by Jason Simpkins
General Motors Co. (NYSE: GM) yesterday (Thursday) raised $20.1 billion in an initial public offering (IPO) that moves the company closer to paying back the taxpayer funds it received in a bailout last year.
However, GM's journey doesn't end there. Even after all of the IPO money changes hands, the company will still owe the federal government more than $26 billion. And the challenges that drove the company into bankruptcy to begin with – union payouts, tougher competition, and higher gas prices – are still relevant.
Ford Motor Co. (NYSE: F), Honda Motor Co. (NYSE: HMC), and Toyota Motor Co. (NYSE: TM) remain as well, having avoided bankruptcy all together.
Indeed, GM officials are excited to have reached such a significant milestone since filing for Chapter 11 bankruptcy protection on June 1, 2009, but they have to keep their eyes on the road ahead.
"We have to celebrate on the run here," GM North America President Mark Reuss told Reuters. "It's a big day to become a public company again but we have got to just hit the ball out of the park here every day on product."
GM's offering of $4.35 billion of preferred shares and an over-allotment option could boost the total amount raised to $23.1 billion – making it the largest IPO in history. However, GM stock would have to rise considerably for the company's stakeholders – which include the U.S. Treasury, United Auto Workers union (UAW), and Canadian government – to recover their investments in the company.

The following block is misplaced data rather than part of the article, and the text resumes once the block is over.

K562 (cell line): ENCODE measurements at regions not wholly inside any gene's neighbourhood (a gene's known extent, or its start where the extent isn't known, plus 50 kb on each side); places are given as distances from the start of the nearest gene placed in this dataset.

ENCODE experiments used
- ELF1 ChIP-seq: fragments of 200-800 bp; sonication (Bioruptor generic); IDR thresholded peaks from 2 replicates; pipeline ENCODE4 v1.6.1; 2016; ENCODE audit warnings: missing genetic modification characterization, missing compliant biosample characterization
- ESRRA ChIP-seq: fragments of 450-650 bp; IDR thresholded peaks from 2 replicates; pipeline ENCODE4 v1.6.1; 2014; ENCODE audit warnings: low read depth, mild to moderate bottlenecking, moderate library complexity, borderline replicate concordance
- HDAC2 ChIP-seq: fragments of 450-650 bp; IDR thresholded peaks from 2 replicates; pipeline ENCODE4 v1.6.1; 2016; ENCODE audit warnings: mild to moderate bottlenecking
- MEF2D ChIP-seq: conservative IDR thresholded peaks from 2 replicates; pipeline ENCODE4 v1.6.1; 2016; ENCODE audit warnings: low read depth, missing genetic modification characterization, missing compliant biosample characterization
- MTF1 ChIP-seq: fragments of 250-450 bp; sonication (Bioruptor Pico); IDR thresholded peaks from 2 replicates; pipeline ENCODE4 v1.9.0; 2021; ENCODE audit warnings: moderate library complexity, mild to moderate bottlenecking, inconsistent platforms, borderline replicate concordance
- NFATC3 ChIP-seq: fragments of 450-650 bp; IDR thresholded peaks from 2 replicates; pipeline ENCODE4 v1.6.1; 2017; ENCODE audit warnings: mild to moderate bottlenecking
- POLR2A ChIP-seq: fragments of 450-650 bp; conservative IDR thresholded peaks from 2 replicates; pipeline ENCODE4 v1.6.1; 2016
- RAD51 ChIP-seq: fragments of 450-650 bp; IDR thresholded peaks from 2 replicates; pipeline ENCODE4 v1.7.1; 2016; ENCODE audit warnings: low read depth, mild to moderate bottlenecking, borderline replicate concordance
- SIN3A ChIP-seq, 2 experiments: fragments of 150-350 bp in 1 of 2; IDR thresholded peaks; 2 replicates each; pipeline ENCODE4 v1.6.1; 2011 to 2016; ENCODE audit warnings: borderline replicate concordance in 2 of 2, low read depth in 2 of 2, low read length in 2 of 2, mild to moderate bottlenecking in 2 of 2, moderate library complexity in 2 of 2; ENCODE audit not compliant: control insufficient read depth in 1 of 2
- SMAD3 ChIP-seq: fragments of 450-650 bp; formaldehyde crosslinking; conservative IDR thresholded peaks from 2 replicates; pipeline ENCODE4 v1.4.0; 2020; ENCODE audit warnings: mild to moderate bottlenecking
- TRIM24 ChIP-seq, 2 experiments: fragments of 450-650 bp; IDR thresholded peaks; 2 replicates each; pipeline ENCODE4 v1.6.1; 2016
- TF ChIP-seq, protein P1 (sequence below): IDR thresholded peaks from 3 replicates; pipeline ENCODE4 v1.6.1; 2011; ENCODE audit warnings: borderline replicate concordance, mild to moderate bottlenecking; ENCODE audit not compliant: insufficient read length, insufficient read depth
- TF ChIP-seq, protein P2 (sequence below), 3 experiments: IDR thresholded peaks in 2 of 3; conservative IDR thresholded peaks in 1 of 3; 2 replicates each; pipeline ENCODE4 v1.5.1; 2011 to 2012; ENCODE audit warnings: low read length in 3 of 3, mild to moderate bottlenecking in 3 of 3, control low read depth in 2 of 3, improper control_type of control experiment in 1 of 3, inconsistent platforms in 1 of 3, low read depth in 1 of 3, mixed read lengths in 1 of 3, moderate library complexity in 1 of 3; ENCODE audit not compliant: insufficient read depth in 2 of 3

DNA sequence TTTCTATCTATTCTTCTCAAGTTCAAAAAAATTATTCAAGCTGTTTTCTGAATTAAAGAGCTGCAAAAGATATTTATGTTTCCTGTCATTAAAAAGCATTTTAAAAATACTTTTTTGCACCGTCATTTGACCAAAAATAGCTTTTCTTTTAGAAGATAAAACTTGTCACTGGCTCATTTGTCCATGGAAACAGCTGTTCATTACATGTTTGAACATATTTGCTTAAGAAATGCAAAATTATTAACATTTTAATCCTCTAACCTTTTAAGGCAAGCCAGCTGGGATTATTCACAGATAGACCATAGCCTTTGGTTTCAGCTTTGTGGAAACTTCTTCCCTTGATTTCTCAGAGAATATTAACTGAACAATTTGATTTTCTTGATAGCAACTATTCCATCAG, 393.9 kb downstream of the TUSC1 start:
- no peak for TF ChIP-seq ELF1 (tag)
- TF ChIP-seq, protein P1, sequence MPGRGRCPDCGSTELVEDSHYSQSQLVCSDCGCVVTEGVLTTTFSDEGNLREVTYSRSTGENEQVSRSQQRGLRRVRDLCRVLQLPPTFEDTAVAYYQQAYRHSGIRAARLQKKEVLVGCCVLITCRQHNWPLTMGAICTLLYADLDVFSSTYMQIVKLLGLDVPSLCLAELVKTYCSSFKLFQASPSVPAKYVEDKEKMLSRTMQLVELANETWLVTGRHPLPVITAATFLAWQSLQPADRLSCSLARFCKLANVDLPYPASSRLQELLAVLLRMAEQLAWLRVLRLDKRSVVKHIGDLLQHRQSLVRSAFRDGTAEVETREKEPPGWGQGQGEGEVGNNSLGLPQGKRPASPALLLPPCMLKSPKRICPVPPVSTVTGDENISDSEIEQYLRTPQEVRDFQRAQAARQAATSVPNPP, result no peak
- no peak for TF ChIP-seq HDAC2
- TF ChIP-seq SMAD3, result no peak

The IPO will return as much as $13.6 billion of the U.S. Treasury's $49.5 billion investment, slashing the government's stake in the company to 37% -- 33% with the over-allotment provision – from 61%. The option would increase the number of shares offered by the Treasury by 14.3 million.
The offering's underwriters – which include JPMorgan Chase & Co (NYSE: JPM), Morgan Stanley (NYSE: MS), Bank of America Corp. (NYSE: BAC), and Citigroup Inc. (NYSE: C) – have 30 days to exercise the over-allotment option.
The Treasury offered about 360 million shares in the IPO at a value of $33 a share. That means it will have to sell its remaining shares at an average of $53 to recoup its entire investment.
Still, at $33 a share, the IPO priced higher than initially expected and generated a significant amount of investor interest, paving the way for a government exit.
"General Motors' initial public offering marks a major milestone in the turnaround of not just an iconic company but the entire American auto industry," said U.S. President Barack Obama. "Through the IPO, the government will cut its stake in GM by nearly half, continuing our disciplined commitment to exit this investment while protecting the American taxpayer."
President George W. Bush first rescued GM with a $13.4 billion bailout, but it was the Obama administration that agreed to add another $36 billion as the company went through bankruptcy restructuring.
"President Obama believed in GM and invested in an American company with American workers," UAW President Bob King told The Detroit News. "There wouldn't be a General Motors today without President Obama's leadership."
The UAW healthcare trust fund holds 17.5% of GM and sold 102 million of its shares in the IPO and could offload another 2.7 million through the over-alottment option. The trust's stake in GM is set to drop to 14%, or 13% with the option, from 20%.